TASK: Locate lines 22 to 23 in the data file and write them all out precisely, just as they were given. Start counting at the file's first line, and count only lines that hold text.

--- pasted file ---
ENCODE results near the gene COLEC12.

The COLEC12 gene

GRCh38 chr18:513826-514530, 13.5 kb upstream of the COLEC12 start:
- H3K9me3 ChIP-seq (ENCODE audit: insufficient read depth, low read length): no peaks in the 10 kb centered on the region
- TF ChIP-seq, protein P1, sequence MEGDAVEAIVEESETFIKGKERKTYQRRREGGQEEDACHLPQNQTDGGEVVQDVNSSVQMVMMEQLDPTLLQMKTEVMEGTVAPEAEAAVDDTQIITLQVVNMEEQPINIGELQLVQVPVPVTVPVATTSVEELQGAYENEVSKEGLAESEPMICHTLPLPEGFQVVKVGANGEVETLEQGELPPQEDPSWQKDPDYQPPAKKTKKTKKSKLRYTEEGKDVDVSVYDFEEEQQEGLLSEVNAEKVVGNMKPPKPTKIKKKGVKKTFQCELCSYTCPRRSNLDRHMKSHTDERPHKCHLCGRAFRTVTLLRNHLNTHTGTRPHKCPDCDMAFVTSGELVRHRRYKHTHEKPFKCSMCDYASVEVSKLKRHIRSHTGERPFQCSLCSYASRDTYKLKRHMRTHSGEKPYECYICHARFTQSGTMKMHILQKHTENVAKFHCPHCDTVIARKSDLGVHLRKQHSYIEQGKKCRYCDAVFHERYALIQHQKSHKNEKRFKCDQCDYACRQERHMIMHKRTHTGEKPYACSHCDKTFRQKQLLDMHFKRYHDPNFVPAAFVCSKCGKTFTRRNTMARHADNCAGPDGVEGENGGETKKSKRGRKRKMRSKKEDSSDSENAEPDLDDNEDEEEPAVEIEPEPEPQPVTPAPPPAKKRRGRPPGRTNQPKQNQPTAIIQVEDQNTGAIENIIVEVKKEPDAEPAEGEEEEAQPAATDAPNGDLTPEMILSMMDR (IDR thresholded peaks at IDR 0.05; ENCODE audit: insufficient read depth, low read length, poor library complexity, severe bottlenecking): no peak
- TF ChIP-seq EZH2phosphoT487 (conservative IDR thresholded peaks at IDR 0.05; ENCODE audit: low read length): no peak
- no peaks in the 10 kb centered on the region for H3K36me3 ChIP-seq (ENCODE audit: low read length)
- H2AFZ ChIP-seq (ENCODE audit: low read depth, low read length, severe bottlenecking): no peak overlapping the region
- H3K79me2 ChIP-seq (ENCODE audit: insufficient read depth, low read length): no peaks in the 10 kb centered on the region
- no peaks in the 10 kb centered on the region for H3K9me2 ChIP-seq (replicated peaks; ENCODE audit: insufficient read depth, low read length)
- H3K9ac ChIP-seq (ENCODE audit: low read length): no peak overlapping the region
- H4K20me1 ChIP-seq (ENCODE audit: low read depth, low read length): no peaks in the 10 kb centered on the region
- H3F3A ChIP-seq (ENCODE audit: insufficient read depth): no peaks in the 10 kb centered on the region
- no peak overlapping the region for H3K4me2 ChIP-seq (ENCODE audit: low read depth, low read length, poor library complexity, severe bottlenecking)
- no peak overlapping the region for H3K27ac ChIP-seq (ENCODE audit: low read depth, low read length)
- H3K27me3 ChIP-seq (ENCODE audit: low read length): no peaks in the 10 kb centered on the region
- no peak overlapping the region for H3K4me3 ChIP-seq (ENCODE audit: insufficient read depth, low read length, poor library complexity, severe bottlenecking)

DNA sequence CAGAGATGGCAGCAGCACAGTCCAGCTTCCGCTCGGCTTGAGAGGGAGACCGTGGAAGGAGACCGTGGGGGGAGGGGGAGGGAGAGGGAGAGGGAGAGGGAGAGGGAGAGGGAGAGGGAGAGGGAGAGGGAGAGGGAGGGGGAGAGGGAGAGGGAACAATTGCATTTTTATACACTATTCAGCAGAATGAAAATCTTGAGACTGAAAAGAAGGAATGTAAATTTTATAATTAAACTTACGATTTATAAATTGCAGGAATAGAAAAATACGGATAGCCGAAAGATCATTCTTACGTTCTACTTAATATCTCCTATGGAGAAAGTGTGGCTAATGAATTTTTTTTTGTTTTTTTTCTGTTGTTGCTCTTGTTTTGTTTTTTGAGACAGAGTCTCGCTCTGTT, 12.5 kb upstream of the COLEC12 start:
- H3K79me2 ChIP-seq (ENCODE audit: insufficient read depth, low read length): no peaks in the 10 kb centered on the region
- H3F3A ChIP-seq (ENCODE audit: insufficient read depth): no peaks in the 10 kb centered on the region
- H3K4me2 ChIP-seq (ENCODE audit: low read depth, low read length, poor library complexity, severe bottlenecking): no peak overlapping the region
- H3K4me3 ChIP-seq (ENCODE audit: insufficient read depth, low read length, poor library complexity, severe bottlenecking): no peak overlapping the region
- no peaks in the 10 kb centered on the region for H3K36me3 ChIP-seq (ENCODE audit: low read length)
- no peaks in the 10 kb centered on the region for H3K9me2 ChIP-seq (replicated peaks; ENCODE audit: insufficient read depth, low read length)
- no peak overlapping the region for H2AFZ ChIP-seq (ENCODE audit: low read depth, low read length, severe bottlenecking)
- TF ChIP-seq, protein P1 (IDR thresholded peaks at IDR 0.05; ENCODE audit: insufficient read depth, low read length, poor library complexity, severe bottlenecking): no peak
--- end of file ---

- H3K4me3 ChIP-seq (ENCODE audit: insufficient read depth, low read length, poor library complexity, severe bottlenecking): no peak overlapping the region
- no peaks in the 10 kb centered on the region for H3K36me3 ChIP-seq (ENCODE audit: low read length)